[Lingtyp] addressing the daughter as Mummy
mhdonohue at gmail.com
Thu Aug 20 04:48:23 UTC 2020
In Japanese, talking to small boys, you hear people use the pronoun boku
'1SG.M' to refer to the addressee?
Boku wa doko e iku?
1SG.M TOP where ALL go
'Where are you going?'
(said by an elderly female speaker to a young boy)
On Thu, 20 Aug 2020 at 14:27, Uni KN <frans.plank at uni-konstanz.de> wrote:
> I think this is technically known as “address inversion”. I remember work
> on this by Winfried Boeder focusing on the Caucasus (Über einige
> Anredeformen im Kaukasus, Georgica 11, 11-20, 1988, and probably
> elsewhere), and it’s covered in a book by Friederike Braun, Terms of
> Address (Mouton de Gruyter 1988).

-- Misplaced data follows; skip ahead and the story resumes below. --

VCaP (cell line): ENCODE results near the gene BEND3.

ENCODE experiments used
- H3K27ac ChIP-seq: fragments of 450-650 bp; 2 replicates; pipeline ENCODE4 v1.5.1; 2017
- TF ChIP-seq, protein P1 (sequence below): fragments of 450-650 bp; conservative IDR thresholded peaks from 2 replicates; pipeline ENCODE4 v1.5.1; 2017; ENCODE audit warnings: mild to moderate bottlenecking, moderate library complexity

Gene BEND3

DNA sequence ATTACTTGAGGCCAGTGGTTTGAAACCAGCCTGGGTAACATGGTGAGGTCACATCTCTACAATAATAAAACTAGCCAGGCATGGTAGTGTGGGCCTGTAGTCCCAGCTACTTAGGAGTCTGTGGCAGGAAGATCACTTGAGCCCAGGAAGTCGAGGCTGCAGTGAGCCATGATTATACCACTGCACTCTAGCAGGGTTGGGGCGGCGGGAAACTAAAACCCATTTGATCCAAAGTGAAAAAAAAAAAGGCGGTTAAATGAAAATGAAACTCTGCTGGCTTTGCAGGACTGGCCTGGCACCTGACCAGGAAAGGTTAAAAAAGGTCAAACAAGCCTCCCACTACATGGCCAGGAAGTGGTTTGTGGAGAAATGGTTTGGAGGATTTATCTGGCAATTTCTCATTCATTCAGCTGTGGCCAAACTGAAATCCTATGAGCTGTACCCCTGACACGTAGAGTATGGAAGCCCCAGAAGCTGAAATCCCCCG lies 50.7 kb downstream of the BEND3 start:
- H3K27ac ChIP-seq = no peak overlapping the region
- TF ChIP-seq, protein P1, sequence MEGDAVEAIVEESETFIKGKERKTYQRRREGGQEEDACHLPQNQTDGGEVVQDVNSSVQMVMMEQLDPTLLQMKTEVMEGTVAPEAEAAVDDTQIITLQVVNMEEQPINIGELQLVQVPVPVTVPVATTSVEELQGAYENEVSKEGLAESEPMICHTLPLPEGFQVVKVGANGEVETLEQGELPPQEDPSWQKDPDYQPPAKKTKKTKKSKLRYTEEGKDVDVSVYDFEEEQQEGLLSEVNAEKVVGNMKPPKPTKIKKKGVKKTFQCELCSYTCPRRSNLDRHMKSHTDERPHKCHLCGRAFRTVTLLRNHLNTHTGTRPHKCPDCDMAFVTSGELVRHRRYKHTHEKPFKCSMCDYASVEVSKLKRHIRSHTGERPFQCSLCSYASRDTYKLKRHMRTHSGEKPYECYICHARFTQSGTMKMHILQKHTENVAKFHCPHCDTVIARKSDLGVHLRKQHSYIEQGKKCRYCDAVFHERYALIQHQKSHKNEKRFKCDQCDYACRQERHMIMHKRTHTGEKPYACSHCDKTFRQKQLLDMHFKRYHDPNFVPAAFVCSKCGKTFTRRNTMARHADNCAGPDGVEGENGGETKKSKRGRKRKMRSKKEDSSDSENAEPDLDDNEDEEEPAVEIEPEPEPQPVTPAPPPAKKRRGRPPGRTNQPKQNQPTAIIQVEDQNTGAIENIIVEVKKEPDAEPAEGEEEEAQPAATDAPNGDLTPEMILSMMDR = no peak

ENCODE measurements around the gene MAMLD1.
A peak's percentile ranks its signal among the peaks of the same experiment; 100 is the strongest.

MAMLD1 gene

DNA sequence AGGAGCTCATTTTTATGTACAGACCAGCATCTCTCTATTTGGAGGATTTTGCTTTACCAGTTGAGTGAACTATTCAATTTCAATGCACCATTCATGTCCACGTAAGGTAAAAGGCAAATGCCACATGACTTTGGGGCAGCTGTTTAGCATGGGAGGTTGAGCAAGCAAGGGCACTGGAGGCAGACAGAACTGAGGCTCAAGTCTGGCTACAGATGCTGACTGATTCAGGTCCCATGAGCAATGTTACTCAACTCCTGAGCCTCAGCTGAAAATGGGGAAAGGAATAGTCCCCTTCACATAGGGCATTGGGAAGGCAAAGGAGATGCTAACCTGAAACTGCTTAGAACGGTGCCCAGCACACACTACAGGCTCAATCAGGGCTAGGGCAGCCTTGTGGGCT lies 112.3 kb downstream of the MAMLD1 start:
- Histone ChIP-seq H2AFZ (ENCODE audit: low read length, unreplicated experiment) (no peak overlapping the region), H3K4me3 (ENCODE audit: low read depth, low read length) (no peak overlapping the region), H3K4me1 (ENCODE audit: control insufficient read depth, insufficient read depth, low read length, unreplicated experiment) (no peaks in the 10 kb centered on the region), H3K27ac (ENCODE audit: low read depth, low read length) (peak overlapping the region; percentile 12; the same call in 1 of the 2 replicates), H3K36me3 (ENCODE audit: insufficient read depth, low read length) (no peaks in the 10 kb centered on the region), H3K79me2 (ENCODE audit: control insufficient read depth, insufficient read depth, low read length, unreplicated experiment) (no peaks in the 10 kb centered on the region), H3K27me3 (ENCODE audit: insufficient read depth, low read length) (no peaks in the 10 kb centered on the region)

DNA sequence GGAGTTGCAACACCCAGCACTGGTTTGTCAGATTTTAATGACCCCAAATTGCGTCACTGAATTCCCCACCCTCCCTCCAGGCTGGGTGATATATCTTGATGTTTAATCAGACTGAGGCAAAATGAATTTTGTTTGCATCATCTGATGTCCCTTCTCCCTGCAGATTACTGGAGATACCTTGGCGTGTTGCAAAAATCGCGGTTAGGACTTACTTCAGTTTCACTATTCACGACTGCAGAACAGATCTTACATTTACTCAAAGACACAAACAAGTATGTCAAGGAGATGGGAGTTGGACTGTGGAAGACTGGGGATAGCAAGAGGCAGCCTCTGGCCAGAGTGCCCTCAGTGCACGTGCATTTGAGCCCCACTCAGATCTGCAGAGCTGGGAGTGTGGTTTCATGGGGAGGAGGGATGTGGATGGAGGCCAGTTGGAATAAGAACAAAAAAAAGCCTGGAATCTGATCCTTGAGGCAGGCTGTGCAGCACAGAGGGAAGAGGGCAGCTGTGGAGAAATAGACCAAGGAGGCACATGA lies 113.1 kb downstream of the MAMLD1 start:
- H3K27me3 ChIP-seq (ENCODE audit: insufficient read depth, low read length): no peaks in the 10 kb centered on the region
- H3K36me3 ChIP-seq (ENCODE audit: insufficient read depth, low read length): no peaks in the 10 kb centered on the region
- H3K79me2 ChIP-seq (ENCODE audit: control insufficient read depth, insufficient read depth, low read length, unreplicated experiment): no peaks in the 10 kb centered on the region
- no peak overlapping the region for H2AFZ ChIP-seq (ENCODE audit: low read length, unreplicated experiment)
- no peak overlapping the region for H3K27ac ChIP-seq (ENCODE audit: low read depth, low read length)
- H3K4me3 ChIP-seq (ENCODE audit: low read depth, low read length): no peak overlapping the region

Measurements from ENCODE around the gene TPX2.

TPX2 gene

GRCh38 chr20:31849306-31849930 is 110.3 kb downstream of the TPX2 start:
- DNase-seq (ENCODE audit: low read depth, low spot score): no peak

> > On 12. Aug 2020, at 21:34, Sergey Loesov <sergeloesov at gmail.com> wrote:
> > Dear colleagues,
> > In various cultures (those I know of happen to be mostly Islamic) the
> form of address can be copied by the addressee. Thus, when a daughter
> addresses her mother as “Mummy”, the mother often reciprocates, saying to
> the daughter something like “yes, Mummy”, or “what, Mummy…” (Same of course
> with a son and his father.)
> > In particular, I came across this kind of exchange in my fieldwork with
> Kurdish (Kurmanji) and some contemporary Aramaic varieties in Upper
> Mesopotamia and Syria, but this phenomenon is also current in the Soqotri
> language, an unwritten Semitic language spoken on the Socotra Island in the
> Indian Ocean, southeast of Yemen.
> > Are we aware of explanations for this kind of usage? Are there
> cross-language studies of this kind of facts?
> > Thank you very much!
> > Sergey
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